The HRE, by far the most powerful state in Europe, invades Pisa and Venice. Venice had several colonies in the Adriatic and due to geography and the empire's lack of a navy, these colonies would become independent duchies. This resulted in the formation of the duchies of Dalmatia, Ragusa, and Istria. The Byzantines had eyed the Venetian possessions on the Adriatic coast, being the Venetian's main maritime and mercantile rival, and like Southern Italy, had a vested interest in the region. So they immediately invaded, which added more tension between the Holy Roman Empire and the Eastern Roman Empire.
In this era, we saw the movement of Germans into the Baltics. The Teutonic Knights led the charge, but in this timeline, since the HRE is much more centralized, they are simply vassals of the Holy Roman Emperor. This huge growth of Germans on their border would result in the Poles fighting endless wars of survival, which due to the greater military culture of Germany and the sheer population of the HRE would ultimately fail. By the end of the century, most of Poland would be annexed into the already enormous HRE, while the remnants of Poland would be a decentralized collection of squabbling and bickering duchies.
In 1271 the Mongol Il-Khanate was overthrown by the Persian revolt of 1271, under the leadership of Shah Ramin Sobhani of the Sobhanid Dynasty, the first Native Persian dynasty to rule Persia since the Arab conquest and would rule until the invasions on conquests of Tamerlane. Tensions were high with the Byzantines and Emperor Andronikos V waged two wars with the Persians between 1281 and 1296.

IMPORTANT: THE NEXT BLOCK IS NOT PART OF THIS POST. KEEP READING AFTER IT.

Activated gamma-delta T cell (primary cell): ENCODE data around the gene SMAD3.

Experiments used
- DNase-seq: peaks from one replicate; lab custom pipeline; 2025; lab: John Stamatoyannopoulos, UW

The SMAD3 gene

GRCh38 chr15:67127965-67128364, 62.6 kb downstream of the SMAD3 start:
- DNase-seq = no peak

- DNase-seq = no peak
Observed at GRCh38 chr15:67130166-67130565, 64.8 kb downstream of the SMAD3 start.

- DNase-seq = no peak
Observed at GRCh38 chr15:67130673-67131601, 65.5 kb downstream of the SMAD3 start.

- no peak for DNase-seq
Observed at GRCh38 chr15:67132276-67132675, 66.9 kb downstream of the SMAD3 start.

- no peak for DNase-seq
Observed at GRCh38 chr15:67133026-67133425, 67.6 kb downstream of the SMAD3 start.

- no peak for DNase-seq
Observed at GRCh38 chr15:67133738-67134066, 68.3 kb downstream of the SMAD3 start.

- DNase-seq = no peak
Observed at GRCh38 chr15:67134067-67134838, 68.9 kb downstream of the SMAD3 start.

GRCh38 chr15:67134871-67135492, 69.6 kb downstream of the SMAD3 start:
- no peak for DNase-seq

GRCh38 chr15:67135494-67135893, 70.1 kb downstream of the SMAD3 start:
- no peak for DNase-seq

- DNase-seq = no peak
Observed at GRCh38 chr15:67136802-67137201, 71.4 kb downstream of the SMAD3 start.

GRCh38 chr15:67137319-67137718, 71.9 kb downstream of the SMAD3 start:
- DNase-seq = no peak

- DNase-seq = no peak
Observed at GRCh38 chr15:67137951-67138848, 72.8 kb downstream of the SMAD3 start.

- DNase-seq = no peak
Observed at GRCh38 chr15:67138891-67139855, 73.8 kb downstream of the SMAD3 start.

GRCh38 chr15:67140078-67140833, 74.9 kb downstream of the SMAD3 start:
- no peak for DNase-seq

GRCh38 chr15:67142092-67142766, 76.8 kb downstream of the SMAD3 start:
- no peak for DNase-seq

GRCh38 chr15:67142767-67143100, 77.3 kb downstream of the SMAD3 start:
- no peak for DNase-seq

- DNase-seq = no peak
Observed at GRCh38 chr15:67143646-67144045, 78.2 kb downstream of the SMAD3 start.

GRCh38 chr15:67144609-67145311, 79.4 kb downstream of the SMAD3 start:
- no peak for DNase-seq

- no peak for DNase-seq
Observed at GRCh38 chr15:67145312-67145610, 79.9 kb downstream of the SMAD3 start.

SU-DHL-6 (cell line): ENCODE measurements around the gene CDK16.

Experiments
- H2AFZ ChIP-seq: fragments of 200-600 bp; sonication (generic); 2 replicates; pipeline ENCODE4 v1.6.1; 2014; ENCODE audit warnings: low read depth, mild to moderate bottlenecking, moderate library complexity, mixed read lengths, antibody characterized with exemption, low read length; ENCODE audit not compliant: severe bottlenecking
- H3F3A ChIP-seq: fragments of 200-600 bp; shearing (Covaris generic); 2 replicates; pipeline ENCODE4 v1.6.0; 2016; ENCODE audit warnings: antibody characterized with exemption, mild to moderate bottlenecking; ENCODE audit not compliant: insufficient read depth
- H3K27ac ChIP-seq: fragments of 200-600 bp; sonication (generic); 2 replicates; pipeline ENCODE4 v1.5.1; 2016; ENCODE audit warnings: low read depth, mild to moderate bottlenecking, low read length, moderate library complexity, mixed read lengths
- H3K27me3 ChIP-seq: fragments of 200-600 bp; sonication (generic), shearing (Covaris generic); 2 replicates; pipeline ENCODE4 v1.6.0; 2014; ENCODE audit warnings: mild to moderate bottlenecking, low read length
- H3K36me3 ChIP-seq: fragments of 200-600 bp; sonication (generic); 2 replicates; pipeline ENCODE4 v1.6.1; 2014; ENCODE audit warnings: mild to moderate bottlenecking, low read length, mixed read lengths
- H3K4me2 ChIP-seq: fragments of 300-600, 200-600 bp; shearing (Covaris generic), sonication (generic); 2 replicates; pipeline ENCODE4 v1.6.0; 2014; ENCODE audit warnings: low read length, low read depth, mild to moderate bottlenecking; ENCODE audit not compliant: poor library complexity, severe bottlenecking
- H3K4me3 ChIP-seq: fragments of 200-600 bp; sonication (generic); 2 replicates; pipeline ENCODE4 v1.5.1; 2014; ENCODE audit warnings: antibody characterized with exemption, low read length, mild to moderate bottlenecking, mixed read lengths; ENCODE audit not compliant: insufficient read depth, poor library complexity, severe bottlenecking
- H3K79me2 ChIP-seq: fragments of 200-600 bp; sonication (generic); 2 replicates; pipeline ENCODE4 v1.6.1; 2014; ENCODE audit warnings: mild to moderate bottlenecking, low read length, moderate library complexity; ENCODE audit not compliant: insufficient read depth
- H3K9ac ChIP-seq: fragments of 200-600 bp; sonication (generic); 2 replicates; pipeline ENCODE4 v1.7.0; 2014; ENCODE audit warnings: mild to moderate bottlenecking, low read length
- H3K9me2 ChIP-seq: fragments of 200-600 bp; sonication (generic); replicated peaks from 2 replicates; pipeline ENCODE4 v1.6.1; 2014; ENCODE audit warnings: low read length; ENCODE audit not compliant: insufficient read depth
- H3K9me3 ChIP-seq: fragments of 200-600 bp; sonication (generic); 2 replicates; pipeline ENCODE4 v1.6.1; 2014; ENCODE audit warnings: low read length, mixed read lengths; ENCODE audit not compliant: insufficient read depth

During this period, a series of unpopular policies and incompetent and unskilled leadership lead to the rapid decline of the Nubian Empire (by now no longer ruled by the Basilekean Family). The Byzantines sacked Cairo in 1289, carving up Egypt, while a few rump states dotted the south.
By the 14th century, the Byzantine Empire was at its second height, only behind the days of Justinian. Stretching from Croatia to Assyria and from Cherssenon to Egypt, the empire was prosperous and powerful, projecting its influence across the region.
The Empire was highly populous as well. Constantinople alone was home to around 1.5 million people, and the empire itself had a population of around 20 million. This was the beginning of the Κίνηση (Kínisi), which is Greek for movement. From the 14th to 20th centuries, tens of millions of Greek settlers settled in areas such as the Middle East, Balkans, Italy, Crimea and the Caucasus, as well as other soon to be Byzantine territories.
However, for now, the overpopulation of the Byzantine homeland was beginning to become a major issue in the empire. The farmers of Anatolia just could not keep up with the rising demand for food, leading to rampant food shortages in cities such as Athens, Adrianople, Antioch, and of course, Constantinople. This culminated in the 1320s. At the beginning of the decade, worrying reports told of crop failures big enough to wipe out 20% of the Anatolian food production. In a desperate panic, Emperor Constantine XIII summoned a meeting with the Byzantine Senate in 1323, who suggested the implementation of food rations. Constantine XII agreed and this played a major role in what was called the Restoration of the Senate that would continue until the end of the 15th century.
The climax of these food crop failures came in 1325, when the new emperor, Theodore II, received reports that stated that between 75-90% of the Anatolian crops. According to "The Chronicles of Rome" by Demetrius Staurakius, when the emperor heard about this, he froze and became as pale as the heavens. He immediately ordered the primary source of the empire's food supply to be moved to Egypt, which was once the breadbasket of Rome. However, due to negligence from the Nubians, the agricultural output of the region was simply not great enough to support the swelling population of the Byzantine Empire.